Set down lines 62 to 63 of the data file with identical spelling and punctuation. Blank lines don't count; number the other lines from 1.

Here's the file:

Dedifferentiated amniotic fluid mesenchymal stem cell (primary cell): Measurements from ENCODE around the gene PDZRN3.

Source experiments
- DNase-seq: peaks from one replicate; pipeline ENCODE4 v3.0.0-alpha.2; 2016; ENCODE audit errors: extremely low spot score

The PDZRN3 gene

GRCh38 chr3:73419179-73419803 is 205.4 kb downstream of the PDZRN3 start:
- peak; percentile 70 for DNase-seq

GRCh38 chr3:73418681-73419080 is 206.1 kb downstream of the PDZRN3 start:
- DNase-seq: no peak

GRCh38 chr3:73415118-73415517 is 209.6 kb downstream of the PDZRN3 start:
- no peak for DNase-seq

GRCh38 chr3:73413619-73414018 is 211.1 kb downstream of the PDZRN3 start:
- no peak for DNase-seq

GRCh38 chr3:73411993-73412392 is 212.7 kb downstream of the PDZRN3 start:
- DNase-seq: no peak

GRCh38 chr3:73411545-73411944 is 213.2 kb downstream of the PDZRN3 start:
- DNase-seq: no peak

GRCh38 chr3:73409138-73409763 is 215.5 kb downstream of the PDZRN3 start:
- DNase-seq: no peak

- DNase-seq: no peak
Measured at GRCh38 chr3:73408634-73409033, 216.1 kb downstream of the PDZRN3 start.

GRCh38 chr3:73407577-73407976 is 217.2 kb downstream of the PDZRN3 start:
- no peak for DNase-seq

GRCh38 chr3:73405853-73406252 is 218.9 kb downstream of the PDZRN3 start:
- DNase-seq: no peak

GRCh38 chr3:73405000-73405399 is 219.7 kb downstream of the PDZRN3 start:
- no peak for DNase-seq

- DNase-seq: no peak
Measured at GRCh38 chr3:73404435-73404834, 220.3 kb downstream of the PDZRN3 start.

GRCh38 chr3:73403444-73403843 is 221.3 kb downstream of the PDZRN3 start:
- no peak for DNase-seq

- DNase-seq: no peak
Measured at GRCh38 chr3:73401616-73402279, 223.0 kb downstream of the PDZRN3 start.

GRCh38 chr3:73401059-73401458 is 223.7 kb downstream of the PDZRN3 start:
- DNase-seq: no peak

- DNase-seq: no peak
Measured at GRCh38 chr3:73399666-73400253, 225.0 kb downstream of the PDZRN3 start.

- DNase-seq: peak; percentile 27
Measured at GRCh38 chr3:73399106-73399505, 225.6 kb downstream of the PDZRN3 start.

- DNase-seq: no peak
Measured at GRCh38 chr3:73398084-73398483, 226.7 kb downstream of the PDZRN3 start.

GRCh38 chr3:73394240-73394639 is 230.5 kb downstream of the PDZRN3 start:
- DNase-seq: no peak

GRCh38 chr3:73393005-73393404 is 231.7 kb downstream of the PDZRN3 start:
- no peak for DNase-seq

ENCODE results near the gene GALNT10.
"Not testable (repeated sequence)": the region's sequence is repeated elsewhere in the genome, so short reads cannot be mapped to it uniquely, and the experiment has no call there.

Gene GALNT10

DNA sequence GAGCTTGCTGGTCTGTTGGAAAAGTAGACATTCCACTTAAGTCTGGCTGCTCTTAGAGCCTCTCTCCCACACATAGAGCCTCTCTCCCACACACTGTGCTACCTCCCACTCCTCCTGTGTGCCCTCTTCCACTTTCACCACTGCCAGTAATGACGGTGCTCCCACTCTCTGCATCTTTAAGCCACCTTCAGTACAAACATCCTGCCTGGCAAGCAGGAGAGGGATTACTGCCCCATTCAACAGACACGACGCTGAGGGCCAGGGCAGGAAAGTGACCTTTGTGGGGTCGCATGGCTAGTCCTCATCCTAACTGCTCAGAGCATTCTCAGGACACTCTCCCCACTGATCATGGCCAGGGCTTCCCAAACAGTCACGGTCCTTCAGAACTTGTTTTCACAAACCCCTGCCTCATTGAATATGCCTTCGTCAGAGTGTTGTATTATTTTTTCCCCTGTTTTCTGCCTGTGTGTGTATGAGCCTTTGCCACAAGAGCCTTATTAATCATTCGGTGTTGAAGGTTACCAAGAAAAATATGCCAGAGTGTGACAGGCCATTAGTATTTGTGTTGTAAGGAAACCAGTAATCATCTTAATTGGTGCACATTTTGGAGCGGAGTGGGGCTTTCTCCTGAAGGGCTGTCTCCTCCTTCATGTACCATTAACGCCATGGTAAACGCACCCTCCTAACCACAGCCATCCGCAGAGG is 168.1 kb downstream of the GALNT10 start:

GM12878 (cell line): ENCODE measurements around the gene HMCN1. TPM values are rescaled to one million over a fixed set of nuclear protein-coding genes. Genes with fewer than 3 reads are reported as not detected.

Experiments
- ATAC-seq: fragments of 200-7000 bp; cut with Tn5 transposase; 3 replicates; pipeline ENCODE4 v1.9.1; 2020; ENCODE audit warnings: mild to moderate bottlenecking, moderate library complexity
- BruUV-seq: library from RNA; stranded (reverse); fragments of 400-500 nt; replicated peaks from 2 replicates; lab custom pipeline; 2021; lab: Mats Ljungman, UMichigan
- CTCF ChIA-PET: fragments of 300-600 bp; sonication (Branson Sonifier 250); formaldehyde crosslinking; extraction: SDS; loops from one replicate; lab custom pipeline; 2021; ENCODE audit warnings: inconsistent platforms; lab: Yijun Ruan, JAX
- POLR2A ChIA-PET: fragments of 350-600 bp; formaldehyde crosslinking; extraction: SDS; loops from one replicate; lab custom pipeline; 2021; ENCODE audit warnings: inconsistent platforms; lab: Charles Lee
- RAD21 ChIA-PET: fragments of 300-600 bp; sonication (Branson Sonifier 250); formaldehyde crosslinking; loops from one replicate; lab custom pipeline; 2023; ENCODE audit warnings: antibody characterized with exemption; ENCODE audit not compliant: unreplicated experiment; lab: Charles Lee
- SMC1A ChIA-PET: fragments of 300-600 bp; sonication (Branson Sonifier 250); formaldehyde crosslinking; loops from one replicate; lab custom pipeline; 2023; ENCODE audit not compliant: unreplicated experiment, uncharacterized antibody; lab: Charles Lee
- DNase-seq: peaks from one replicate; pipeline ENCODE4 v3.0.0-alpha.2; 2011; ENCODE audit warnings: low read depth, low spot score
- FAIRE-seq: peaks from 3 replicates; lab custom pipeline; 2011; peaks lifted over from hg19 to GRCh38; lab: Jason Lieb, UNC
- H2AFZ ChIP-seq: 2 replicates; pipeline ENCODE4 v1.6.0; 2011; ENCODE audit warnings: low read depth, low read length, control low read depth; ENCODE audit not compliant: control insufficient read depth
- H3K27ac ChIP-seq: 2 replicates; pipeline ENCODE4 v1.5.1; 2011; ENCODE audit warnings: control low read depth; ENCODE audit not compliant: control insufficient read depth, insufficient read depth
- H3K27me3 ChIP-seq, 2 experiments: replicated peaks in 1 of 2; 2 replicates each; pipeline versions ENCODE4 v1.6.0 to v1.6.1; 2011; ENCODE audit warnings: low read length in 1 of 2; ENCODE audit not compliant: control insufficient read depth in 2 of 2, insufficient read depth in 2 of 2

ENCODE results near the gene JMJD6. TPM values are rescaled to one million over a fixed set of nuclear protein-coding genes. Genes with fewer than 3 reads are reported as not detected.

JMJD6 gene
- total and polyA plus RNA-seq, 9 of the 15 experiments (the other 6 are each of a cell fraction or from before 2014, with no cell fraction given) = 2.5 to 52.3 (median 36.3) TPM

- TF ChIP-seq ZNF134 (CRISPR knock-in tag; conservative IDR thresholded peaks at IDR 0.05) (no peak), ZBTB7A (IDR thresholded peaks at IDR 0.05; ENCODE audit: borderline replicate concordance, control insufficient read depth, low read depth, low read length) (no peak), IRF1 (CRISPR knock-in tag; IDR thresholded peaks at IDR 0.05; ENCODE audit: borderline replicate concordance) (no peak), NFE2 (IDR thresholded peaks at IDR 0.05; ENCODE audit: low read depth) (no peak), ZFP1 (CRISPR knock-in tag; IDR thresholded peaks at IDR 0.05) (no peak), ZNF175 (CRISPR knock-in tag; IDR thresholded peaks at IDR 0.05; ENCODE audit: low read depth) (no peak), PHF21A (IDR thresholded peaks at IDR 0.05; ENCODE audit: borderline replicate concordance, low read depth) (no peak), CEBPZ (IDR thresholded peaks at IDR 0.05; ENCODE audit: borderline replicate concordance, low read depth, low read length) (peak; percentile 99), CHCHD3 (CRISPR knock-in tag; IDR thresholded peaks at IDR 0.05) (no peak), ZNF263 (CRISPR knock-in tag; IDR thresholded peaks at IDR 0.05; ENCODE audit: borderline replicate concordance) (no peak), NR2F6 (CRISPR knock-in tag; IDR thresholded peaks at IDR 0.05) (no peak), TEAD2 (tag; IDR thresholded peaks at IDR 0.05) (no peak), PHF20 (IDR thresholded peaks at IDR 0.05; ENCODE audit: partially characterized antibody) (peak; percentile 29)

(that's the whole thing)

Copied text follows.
ENCODE results near the gene JMJD6. TPM values are rescaled to one million over a fixed set of nuclear protein-coding genes. Genes with fewer than 3 reads are reported as not detected.

JMJD6 gene